As challenging as it is for Caucasian women in architecture, minority women in the field often face significantly more challenges. Marguerite, who is an African American woman, recalls being overlooked in meetings with clients and constantly having to reaffirm herself as an Architect. She recalls, “I had a meeting with a client and a developer, the client was praising the architects work and comprehension of the drawings. The developer then turned to the client and asked when does the architect get here. The client, then red in the face, tells the developer she's right here (pointing to me). If I was a man, or had a different ethnicity, he may have seen me as an architect.”
African American women make up only 0.2% of registered architects, which means that in the United States there are only 355 registered African American women architects. It was this stark reality that pushed Marguerite to success in her field. She knew that she would have to work harder, faster and smarter than her male and Caucasian counterparts to be counted among the few black architects in America. This lesson was reinforced in her second year of college when asking a professor she respected how to obtain an architecture internship, to her dismay her professor responded: “Don’t worry, you may not go through with architecture”.
This kind of bias within architecture educational settings is not uncommon, Breanna, a current Philadelphia University architecture student, says that she encounters micro-aggressions during her critiques to the consistently white male panel in her department. She explains that often, evaluations from the panel are uncharacteristically patronizing towards female student work. She believes that this type of behavior destroys the aspirations of young women who seek licensure. Susan agreed by adding, “When bias is constant and persistent it becomes oppressive”.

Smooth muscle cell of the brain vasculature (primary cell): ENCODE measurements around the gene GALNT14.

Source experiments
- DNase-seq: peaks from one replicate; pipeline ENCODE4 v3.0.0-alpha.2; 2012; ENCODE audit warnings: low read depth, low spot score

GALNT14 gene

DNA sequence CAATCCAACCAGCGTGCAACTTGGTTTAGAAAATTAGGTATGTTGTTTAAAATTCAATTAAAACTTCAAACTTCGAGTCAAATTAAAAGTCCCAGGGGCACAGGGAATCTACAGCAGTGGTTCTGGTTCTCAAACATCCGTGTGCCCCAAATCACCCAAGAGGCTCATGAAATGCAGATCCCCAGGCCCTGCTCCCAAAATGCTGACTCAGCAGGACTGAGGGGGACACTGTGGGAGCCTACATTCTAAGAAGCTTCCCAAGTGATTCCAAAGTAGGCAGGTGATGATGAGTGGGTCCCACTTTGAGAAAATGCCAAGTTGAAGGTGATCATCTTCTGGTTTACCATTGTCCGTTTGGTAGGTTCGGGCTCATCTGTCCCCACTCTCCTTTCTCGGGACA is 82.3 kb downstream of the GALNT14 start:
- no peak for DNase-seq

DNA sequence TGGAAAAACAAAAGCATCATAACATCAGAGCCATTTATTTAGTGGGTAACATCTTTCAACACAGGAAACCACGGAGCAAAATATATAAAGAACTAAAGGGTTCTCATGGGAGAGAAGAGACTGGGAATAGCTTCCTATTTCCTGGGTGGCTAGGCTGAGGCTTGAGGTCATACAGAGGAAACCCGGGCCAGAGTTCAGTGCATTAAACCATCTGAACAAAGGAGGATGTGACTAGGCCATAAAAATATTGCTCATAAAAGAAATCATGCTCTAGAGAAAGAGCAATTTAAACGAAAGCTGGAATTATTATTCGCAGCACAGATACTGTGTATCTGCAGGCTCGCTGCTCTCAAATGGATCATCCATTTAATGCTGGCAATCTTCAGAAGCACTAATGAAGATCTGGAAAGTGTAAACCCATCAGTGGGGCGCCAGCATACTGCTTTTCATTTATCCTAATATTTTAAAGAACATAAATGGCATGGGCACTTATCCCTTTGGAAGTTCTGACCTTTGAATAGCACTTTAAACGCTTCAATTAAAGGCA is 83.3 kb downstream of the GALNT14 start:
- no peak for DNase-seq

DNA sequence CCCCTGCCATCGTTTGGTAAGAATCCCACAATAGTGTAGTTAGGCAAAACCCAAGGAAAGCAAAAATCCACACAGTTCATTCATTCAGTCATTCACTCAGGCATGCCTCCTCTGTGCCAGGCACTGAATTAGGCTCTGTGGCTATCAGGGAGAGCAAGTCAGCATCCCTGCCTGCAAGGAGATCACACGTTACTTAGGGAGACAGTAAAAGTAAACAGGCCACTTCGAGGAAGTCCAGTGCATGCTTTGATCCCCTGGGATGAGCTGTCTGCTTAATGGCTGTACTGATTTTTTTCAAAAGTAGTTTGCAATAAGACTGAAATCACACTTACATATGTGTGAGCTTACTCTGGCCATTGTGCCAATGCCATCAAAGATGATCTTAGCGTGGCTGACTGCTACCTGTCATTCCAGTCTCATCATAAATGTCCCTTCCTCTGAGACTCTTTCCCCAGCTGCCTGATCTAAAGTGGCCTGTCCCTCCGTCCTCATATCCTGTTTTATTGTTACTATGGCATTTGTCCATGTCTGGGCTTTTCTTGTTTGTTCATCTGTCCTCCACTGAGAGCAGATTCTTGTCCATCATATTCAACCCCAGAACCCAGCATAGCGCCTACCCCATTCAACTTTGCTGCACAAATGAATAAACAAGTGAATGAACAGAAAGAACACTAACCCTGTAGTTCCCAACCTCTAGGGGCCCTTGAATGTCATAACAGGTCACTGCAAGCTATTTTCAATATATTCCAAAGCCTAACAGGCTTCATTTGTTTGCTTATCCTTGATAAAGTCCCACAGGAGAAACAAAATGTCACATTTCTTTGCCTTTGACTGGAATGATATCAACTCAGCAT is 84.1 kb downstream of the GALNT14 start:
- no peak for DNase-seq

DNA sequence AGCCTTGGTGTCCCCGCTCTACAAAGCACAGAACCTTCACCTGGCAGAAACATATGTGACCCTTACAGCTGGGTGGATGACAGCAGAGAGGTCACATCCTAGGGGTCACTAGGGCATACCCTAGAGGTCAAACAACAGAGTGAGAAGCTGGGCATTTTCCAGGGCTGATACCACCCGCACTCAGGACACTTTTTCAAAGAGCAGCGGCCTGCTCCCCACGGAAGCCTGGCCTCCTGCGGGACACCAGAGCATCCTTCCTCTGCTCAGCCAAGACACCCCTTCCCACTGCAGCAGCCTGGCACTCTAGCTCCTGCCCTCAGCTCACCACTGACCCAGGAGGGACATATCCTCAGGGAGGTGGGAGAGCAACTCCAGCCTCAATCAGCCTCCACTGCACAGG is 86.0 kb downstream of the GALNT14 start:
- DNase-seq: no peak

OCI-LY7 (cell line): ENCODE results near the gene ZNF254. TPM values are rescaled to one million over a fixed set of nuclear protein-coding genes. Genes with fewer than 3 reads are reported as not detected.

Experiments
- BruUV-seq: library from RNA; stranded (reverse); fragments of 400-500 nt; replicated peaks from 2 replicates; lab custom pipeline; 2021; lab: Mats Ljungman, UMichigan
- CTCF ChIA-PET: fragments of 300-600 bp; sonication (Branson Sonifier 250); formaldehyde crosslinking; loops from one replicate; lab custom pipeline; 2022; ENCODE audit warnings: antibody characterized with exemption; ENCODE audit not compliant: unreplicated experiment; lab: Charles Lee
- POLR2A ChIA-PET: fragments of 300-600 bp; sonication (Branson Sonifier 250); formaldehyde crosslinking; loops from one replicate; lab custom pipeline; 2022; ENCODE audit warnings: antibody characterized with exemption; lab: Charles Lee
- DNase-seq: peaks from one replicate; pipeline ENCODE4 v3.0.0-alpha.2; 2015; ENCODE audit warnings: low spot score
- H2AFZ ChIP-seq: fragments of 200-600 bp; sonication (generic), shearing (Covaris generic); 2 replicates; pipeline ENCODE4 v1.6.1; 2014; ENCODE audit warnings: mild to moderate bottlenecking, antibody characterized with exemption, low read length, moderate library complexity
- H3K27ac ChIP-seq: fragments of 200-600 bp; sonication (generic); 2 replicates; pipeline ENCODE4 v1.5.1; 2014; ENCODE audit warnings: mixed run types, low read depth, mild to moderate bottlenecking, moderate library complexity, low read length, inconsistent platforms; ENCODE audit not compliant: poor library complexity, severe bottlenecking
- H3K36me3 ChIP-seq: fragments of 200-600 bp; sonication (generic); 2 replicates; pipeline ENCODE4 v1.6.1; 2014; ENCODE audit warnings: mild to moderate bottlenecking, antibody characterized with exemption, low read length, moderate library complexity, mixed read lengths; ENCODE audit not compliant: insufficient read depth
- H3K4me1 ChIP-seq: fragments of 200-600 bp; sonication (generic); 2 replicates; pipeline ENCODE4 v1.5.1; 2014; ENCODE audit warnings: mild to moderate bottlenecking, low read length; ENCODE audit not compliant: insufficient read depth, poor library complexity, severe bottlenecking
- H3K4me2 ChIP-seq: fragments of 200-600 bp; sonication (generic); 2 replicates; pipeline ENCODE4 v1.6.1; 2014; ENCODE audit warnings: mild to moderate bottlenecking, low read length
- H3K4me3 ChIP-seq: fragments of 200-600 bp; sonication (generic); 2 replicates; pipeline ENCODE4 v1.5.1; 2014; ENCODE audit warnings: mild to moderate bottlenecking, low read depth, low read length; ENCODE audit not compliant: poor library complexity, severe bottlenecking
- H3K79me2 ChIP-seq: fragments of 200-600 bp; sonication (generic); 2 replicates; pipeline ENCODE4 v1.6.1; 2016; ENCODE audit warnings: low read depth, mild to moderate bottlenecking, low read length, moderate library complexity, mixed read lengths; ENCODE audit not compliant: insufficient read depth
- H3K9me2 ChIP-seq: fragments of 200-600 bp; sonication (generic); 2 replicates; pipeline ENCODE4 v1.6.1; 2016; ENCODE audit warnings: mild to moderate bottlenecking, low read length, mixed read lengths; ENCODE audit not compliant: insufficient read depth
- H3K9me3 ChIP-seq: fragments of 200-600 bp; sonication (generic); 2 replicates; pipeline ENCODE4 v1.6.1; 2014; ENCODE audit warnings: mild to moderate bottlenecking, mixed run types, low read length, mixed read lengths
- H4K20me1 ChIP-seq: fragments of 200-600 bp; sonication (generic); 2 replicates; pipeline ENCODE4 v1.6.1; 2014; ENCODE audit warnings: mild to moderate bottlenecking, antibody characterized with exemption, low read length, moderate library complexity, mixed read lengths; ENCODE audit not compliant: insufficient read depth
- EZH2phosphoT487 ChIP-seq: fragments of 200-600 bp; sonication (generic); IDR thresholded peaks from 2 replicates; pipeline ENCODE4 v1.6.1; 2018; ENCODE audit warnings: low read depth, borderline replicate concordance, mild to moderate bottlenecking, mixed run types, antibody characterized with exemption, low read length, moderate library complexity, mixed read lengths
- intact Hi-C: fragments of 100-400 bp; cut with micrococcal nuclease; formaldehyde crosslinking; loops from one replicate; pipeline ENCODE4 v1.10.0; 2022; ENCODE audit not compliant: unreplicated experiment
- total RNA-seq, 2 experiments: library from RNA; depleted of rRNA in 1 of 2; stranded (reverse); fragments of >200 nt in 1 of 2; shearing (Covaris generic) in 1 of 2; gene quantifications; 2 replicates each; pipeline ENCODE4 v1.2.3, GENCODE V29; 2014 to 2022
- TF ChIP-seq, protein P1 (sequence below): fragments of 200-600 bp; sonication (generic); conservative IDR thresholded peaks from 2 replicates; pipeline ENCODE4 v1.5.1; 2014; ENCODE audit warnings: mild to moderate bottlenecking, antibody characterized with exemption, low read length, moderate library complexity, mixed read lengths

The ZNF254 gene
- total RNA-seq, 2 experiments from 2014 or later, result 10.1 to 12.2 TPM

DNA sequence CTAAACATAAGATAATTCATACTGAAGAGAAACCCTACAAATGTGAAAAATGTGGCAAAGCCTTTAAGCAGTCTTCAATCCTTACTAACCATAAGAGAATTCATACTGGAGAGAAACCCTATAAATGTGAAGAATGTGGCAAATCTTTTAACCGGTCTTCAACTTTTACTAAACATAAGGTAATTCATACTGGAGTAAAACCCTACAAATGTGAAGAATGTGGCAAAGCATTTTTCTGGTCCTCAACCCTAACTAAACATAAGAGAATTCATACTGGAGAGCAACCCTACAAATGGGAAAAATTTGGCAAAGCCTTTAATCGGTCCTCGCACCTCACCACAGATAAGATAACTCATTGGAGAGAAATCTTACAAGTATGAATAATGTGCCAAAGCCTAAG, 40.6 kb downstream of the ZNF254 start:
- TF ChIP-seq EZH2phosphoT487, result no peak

If bias in schools and work environments have this kind of negative impact, what then could be created by positive reinforcement and encouragement? Susan recounted her first day in a Columbia University architecture program. On the first day of class, the professor promptly turned to the male students and stated, “There is not a single woman here to fill a quota. You better watch out!” This set a positive tone for Susan and the other women in the class leading them to excel in their careers. Belinda, an alum of Philadelphia University’s architecture program, feels that positivity in school is important. She reflected on how equal treatment and recognition from her male counterparts was empowering to her and gave her the confidence to push through challenges within the male dominated classroom.
In the end, one is left to wonder, is the architecture world doing enough to retain women and minorities in the workforce? Are we doing enough to push back against the implicit and unabashed bias that these populations face? While one panel can’t solve these issues, it is clear that we, as women architects, must continue to create platforms where conversations like this can continue. We must also continue to guide and support each other, and if nothing else, make sure that at least we believe that we deserve to be here.